My Turn: Woodlands partnership won’t benefit anyone


Tuesday, March 13, 2018

The Franklin Regional Council of Governments (FRCOG) supports the proposed $6 million Mohawk Woodlands Partnership that will be funded by state government. They say it will help the poor areas of western Franklin and northern Berkshire counties by encouraging natural resource based sustainable economic development to support living wage jobs. It will also study the impact of climate change on forests and develop approaches to making forests more resilient and sustainable. They will also evaluate the feasibility of using sustainably-sourced local wood for energy efficient heat to replace oil and reduce municipal energy costs.

This is nothing more than a big government boondoggle. It will not help poor people or encourage any economic development. It will be used by the bureaucracy to hire more expensive bureaucrats for more unnecessary studies and very wasteful projects like their Mohawk Trail Forest Center. The only jobs that will be created by this will be for more bureaucrats.

The impact of climate change on the forests of the Northeast has already been well studied. Mitigating any negative impacts from any possible future climate change means we must support the practice of forestry. If we want to make our forests more resilient to climate change, then we must support low-grade biomass markets. There is no need to waste any money to evaluate the feasibility of using local wood for heat. The state is now offering renewable energy credits for biomass wood boilers after numerous studies and hearings. Modern wood boilers are ultra clean burning — far cleaner than any wood stove. So there is no need for yet another costly study on emissions.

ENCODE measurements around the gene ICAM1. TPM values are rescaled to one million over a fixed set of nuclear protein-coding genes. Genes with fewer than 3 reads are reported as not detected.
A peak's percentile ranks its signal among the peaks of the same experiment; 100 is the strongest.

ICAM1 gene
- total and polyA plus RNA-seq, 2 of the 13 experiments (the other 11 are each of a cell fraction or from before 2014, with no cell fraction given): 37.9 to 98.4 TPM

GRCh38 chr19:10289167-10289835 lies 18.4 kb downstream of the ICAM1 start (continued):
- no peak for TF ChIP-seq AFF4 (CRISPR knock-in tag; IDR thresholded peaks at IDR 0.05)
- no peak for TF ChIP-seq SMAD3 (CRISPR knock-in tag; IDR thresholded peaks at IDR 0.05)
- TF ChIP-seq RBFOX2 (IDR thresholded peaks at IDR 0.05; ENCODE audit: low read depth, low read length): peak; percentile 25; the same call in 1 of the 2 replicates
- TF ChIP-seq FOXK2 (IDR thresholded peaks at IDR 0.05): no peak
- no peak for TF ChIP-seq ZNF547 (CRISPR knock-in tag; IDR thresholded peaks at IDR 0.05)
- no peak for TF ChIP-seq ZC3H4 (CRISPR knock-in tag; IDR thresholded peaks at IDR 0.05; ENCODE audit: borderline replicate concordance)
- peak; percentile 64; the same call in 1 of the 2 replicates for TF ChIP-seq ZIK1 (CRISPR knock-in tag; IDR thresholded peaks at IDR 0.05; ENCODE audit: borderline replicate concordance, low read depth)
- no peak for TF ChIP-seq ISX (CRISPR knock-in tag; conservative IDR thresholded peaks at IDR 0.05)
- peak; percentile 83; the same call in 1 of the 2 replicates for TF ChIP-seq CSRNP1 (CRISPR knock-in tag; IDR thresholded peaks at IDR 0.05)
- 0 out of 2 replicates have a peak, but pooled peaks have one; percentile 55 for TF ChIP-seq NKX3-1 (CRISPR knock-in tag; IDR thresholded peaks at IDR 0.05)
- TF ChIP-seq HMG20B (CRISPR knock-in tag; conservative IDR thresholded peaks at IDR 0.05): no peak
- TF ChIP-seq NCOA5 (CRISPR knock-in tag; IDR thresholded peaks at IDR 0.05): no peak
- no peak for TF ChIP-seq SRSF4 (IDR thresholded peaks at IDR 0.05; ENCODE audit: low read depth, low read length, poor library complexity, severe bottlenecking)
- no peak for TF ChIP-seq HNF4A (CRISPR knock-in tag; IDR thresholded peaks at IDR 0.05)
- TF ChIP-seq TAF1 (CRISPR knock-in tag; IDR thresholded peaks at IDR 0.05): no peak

A study was commissioned by the Department of Energy Resources which showed that in the Mohawk 20-town area, forest growth exceeds removals by almost eight-to-one. However, 65 percent of the timber is low-grade junk. It showed that the area could easily support a wood pellet plant that would produce 100,000 tons of wood pellets annually, utilizing 200,000 tons of low-grade timber sourced from the 20-town area and rising to 700,000 tons if markets warranted it. Harvesting low-grade, junk timber will promote better forest growth, increase carbon sequestration rates and make our forests more resilient to climate change.

Sustainable forestry is defined as harvesting no more than the annual growth. Since the forests here are growing eight times as fast as they are being cut, there is a great opportunity for substantially more timber harvesting to improve our forests, provide a source of clean renewable energy, help local landowners and create thousands of new jobs.

One model for development could be based on a plan for a combined heat and power biomass energy plant. Waste heat could be utilized to manufacture wood pellets and used to heat attached greenhouses. This would provide locally produced renewable energy; manufacture wood pellets that would displace imported oil; and grow year-round locally produced food and cannabis while providing a much needed market to improve our forests.

Without low-grade markets, our forests will continue to decline and greatly reduce their ability to sequester carbon, especially as insect pests, like the hemlock wooly adelgid and the emerald ash borer, spread. It would be far wiser to use the $6 million from the state to site a combined heat and power biomass facility and provide the incentives for one to be built.

We must not waste $6 million of our tax money on frivolous schemes that won’t help either the forest or the local economy.

Mike Leonard is a consulting forester for North Quabbin Forestry and lives in Petersham.